NASA’s Latest Breakthrough: ‘Best Space Tacos Yet’
For the first time, astronauts on the International Space Station cultivated chiles, adding some zing to their tacos.,
One small step for man, one giant leap for carne asada.
Astronauts aboard the International Space Station have successfully grown and harvested chiles in space, and this week they enjoyed their spoils for the first time. Megan McArthur, an American astronaut grinning ear to ear, said on Twitter that she added the peppers to fajita beef, rehydrated tomatoes and artichokes to create the “best space tacos yet.”
Friday Feasting! After the harvest, we got to taste red and green chile. Then we filled out surveys (got to have the data! ?). Finally, I made my best space tacos yet: fajita beef, rehydrated tomatoes & artichokes, and HATCH CHILE! https://t.co/pzvS5A6z5u pic.twitter.com/fJ8yLZuhZS— Megan McArthur (@Astro_Megan)
Delicious tacos are always something to celebrate. But in this case, they are even more meaningful.
Astronauts eat mostly packaged foods, much of it freeze-dried to reduce its size and volume, with some fresh produce occasionally delivered to the station on routine supply missions. But a longer trip to Mars, which could take up to three years, would make receiving fresh groceries impossible, and delivery logistics would be difficult even on a shorter trip to the moon.
So growing food crops in space is seen as a crucial challenge to overcome, allowing astronauts to supplement their diets. Last year, NASA announced that lettuce grown in space was safe to eat and as nutritious as that grown on Earth. But chiles have been more difficult to grow; NASA described the experiment as “one of the most complex to date on station because of the long germination and growing times.”
There are additional benefits to growing chiles. Astronauts who don’t like the taste of their food may eat less, potentially leading to health issues. Adding some spice could improve morale and reduce fatigue with the limited culinary options available.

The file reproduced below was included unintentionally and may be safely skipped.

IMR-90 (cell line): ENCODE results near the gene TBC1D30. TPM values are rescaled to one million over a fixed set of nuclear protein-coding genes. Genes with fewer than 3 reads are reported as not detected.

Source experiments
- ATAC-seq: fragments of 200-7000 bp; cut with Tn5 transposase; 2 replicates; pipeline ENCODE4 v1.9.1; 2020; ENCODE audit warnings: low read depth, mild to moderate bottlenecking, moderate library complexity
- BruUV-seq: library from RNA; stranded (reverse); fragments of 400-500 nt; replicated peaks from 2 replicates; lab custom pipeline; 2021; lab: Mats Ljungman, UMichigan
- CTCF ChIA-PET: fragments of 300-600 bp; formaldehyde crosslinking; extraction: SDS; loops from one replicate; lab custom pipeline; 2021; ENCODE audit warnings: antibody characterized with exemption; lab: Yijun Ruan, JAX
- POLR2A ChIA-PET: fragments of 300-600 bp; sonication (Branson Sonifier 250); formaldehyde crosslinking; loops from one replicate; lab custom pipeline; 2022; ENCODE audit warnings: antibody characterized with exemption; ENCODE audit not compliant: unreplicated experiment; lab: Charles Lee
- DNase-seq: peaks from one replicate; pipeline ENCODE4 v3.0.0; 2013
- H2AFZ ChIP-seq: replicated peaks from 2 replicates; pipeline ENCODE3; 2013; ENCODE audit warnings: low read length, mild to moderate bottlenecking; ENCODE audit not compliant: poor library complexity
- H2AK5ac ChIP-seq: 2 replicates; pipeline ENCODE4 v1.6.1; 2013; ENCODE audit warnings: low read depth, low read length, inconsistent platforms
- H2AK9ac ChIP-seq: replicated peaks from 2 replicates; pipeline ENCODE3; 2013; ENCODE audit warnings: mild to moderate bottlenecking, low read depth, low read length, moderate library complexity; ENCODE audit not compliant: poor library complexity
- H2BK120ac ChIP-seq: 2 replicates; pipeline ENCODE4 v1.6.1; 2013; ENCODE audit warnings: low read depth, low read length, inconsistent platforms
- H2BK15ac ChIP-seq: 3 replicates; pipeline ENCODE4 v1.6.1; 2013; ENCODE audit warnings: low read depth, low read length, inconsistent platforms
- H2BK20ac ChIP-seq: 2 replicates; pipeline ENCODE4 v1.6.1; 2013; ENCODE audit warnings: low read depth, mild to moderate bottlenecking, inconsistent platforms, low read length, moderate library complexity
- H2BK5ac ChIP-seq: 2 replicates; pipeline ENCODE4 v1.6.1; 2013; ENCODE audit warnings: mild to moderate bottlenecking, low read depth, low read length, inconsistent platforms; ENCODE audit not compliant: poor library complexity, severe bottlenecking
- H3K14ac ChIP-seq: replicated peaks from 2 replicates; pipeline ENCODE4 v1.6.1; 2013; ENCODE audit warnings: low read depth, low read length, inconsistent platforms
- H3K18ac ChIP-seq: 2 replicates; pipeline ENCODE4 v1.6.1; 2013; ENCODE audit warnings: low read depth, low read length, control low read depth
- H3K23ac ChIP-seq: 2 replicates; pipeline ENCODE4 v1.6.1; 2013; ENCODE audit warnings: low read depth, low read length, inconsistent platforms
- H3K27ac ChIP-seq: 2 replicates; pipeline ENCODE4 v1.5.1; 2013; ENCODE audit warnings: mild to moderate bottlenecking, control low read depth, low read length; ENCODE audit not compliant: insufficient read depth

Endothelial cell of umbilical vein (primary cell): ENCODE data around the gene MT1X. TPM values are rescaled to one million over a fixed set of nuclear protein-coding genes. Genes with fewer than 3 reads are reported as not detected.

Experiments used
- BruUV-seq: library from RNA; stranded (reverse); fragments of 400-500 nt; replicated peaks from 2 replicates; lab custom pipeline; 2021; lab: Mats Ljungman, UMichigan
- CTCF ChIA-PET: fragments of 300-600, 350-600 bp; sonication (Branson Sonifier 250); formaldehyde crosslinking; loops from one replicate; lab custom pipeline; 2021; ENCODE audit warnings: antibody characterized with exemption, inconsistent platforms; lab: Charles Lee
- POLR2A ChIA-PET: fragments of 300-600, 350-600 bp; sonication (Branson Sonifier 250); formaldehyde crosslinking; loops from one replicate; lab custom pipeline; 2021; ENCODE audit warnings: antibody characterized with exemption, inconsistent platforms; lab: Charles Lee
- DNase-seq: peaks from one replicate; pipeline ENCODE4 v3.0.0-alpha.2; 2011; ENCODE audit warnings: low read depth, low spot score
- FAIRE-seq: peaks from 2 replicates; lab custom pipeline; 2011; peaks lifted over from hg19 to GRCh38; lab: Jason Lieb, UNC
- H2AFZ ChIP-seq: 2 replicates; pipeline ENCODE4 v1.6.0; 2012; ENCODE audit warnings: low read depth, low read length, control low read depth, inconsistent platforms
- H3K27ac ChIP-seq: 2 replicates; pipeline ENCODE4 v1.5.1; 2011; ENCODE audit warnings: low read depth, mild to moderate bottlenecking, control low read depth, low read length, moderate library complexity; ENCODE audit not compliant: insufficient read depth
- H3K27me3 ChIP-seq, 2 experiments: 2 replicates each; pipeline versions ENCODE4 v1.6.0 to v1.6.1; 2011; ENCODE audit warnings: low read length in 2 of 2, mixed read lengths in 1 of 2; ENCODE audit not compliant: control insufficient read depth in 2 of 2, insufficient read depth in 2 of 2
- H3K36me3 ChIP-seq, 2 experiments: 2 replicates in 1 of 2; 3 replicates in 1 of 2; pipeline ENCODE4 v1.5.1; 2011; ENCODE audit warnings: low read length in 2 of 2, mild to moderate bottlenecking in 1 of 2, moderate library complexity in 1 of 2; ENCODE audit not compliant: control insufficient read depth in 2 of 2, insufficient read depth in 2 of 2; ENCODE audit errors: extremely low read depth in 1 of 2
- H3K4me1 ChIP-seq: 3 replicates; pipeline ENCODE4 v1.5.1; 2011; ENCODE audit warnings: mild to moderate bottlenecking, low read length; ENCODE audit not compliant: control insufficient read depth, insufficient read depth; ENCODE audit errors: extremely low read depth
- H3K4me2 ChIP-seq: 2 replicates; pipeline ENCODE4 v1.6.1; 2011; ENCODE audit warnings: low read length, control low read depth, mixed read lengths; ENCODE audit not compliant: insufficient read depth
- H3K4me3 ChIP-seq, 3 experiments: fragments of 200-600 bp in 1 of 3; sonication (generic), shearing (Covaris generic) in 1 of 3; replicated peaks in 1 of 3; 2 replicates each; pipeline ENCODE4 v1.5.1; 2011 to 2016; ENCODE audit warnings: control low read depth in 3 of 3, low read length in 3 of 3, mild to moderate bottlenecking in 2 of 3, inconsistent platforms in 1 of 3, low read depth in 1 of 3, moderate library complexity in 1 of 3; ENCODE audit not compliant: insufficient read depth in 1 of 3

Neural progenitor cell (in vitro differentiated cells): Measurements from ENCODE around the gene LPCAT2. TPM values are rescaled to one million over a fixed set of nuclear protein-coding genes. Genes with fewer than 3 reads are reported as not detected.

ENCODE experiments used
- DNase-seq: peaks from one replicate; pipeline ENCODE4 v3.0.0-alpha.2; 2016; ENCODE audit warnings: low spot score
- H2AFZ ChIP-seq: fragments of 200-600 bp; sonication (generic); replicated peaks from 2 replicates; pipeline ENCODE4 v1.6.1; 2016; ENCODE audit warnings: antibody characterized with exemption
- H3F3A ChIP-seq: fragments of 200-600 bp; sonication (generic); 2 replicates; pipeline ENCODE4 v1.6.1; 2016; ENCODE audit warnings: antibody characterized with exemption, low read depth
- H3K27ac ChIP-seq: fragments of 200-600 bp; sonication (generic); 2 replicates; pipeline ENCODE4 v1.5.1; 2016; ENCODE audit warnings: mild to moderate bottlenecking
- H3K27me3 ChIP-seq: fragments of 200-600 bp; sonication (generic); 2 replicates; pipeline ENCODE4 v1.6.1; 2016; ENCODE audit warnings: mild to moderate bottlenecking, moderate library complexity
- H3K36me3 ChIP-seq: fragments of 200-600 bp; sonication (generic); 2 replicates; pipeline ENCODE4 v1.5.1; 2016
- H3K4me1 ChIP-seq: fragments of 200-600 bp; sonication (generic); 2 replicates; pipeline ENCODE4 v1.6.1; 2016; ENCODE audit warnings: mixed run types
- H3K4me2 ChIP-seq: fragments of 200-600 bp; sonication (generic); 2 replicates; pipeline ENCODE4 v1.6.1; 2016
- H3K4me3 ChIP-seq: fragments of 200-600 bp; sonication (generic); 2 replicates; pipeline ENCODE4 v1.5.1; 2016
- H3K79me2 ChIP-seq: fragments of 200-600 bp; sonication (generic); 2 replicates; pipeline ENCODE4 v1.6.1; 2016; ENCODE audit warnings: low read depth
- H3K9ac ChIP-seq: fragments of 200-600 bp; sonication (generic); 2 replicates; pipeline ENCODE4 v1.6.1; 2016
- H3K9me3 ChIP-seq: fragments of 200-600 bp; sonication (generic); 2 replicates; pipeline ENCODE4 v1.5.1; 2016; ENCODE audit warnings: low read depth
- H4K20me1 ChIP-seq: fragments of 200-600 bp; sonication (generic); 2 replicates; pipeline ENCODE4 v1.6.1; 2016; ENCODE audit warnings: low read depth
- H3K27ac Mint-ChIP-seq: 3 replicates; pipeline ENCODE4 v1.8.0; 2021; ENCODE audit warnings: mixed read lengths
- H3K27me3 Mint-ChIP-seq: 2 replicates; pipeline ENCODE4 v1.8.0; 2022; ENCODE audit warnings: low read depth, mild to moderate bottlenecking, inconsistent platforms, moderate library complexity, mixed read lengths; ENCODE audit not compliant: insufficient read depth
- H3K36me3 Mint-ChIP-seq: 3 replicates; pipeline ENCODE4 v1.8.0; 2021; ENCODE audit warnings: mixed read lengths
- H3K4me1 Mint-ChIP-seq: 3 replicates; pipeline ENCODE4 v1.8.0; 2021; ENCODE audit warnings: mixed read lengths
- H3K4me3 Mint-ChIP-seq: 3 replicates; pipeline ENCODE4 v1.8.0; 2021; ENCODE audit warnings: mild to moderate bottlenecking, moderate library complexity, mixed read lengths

Because fluids flow to the head in a weightless environment, many astronauts become congested and crave spicy foods. Some have brought along hot sauce.
NASA researchers spent two years seeking out the perfect pepper to grow, evaluating more than two dozen options. They settled on the Hatch chile from Hatch, N.M., which has a rating of 2,000 to 4,000 Scoville Heat Units, roughly the level of Tabasco sauce. (Much like sparkling wine produced outside Champagne, France, the peppers grown on the space station are not technically Hatch peppers, since they were grown outside the Hatch Valley.)
Though astronauts have been growing plants in space for decades, cultivating edible food without the benefits of gravity and natural light has been difficult. Veggie, a chamber that has been used to grow lettuce and other plants on the space station since 2014, nurtures the plants in a porous ceramic clay instead of soil and uses wicks to guide water to the roots.
A NASA team planted 48 pepper seeds on Earth with a fertilizer specifically designed for peppers and sent them to the space station on a SpaceX cargo resupply mission. In July, astronauts began watering them and pollinating some of the flowers; a few of the plants developed fruit, which was harvested for the tacos and will be again in November, NASA said.